If Rouhani openly takes on the conservatives over human rights abuses, he will have opened a new front in this political war -- but one in which he does not enjoy Khamenei's support. This in turn could overextend his political capital and limit his ability to get a nuclear deal. If he chooses to deprioritize human rights and stay silent in the face of these abuses -- which appears to be the case -- the situation is likely to deteriorate even further, and the Green Movement veterans and reformist-oriented voters, who make up an important portion of his base, will be jeopardized.

The rising number of executions also presents the world community with a dilemma. If the United States and Europe use the human rights violations as a justification to punish Iran with sanctions, the hard-liners will get their excuse to end nuclear negotiations. But if the world ignores the abuses, the hard-liners may further intensify the violations to beget a response. 

This balancing act will be difficult for both the Rouhani government and the international community. Ignoring the human rights abuses cannot be an option, nor can cancellation of diplomacy. In the near term, diplomats can shine a spotlight on these abuses and push for them to stop -- if the international community specifically calls out the conservative-controlled judiciary as the responsible party, the hard-liners will be put on the defensive. Their effort to pass the responsibility for their abuses to the moderates will have failed.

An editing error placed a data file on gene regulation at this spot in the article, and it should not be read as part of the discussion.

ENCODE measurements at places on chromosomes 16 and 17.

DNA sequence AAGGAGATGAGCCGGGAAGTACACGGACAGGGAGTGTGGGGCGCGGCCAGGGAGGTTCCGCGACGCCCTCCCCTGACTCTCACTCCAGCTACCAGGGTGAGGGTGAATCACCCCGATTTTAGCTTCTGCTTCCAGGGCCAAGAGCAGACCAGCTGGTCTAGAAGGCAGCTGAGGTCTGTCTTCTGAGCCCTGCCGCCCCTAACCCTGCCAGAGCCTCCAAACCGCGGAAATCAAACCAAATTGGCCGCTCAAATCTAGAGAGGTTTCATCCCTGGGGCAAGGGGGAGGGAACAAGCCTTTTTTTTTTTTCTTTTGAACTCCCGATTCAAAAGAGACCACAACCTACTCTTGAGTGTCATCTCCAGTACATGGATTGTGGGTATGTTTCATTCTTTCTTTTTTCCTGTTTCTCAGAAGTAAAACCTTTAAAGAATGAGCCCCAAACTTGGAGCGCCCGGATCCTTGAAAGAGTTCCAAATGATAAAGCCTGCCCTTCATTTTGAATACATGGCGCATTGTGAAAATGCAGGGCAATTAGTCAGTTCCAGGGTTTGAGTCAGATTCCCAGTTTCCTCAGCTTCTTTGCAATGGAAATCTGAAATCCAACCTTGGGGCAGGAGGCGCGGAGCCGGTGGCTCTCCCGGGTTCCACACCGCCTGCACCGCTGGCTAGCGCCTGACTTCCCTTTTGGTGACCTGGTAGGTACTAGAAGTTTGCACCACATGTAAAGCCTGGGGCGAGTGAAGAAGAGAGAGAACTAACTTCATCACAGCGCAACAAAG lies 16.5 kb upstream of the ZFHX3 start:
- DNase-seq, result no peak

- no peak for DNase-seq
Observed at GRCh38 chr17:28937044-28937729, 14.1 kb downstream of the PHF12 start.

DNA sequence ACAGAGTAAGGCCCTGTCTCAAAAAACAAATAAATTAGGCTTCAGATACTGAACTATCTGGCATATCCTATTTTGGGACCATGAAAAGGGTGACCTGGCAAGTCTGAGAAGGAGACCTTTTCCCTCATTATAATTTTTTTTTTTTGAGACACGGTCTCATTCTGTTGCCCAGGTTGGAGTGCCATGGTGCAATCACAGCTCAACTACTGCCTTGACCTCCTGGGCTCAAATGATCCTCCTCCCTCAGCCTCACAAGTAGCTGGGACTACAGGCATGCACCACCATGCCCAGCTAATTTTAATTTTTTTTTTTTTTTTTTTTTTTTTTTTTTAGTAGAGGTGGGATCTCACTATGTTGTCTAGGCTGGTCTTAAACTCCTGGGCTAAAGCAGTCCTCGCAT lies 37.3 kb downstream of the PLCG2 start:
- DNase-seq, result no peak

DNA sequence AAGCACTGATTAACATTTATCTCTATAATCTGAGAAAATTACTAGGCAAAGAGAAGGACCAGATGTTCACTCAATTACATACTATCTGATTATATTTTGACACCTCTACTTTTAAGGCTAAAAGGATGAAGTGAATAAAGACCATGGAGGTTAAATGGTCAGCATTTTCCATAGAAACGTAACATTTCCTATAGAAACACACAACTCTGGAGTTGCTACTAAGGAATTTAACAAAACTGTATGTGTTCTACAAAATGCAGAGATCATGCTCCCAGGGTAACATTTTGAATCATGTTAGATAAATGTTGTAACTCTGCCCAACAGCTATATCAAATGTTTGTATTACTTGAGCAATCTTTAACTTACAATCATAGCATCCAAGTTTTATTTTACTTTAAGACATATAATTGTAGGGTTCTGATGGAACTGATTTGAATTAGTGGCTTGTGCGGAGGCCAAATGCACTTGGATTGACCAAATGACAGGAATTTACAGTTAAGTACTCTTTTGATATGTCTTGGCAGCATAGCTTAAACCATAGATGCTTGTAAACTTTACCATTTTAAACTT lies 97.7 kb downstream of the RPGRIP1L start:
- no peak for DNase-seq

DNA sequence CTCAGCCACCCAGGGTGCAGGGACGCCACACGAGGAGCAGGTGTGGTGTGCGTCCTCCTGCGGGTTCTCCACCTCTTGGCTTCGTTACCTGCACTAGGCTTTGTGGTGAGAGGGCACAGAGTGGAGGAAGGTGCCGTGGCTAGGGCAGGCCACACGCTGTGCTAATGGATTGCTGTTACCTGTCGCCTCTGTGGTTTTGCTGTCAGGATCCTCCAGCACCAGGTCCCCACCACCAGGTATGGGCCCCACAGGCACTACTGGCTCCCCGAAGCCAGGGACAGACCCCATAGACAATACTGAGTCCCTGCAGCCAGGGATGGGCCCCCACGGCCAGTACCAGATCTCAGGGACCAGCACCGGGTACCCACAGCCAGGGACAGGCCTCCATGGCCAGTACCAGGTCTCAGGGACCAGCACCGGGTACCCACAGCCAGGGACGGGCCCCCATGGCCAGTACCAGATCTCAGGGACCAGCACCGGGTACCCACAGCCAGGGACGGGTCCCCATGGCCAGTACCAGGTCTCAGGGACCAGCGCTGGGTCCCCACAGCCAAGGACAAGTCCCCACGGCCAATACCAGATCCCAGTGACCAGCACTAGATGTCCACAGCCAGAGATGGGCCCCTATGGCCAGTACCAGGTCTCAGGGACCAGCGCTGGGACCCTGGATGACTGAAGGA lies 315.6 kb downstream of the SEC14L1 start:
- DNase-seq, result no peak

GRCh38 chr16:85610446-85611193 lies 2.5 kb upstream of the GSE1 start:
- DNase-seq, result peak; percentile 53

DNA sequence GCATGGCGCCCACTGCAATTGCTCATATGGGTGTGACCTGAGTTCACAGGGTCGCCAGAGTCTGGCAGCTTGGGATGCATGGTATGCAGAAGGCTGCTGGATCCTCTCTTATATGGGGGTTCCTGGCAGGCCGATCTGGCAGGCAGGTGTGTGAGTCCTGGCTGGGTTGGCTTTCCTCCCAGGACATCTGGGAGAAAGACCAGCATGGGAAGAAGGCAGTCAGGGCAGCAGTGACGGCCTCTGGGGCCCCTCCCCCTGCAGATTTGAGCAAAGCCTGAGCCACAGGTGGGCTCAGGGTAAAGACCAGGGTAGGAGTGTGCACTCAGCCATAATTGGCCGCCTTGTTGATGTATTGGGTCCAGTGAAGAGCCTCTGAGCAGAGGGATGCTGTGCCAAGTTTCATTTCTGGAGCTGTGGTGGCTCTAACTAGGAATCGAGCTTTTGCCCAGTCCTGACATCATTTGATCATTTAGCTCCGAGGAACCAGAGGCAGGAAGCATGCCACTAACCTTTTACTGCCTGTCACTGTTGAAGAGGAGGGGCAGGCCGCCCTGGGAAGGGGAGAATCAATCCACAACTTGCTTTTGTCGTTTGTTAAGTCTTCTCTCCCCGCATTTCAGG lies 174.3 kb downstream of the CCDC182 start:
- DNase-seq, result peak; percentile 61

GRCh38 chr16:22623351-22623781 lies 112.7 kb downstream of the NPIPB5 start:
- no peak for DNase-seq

In this process, dialogue is a far more effective method of pressure than threats. European Union High Representative Catherine Ashton's recent trip to Iran serves as a prominent example. While nuclear negotiations were the primary purpose of her trip, Ashton pressed Iranian Foreign Minister Javad Zarif on human rights and was able to meet with Iranian women's rights activists at the Austrian Embassy. The world also has other avenues of  highlighting abuses and pressing for change: U.N. Special Rapporteur for Human Rights Ahmed Shaheed just issued a new report outlining concerns with the human rights situation in Iran, and should continue his important work.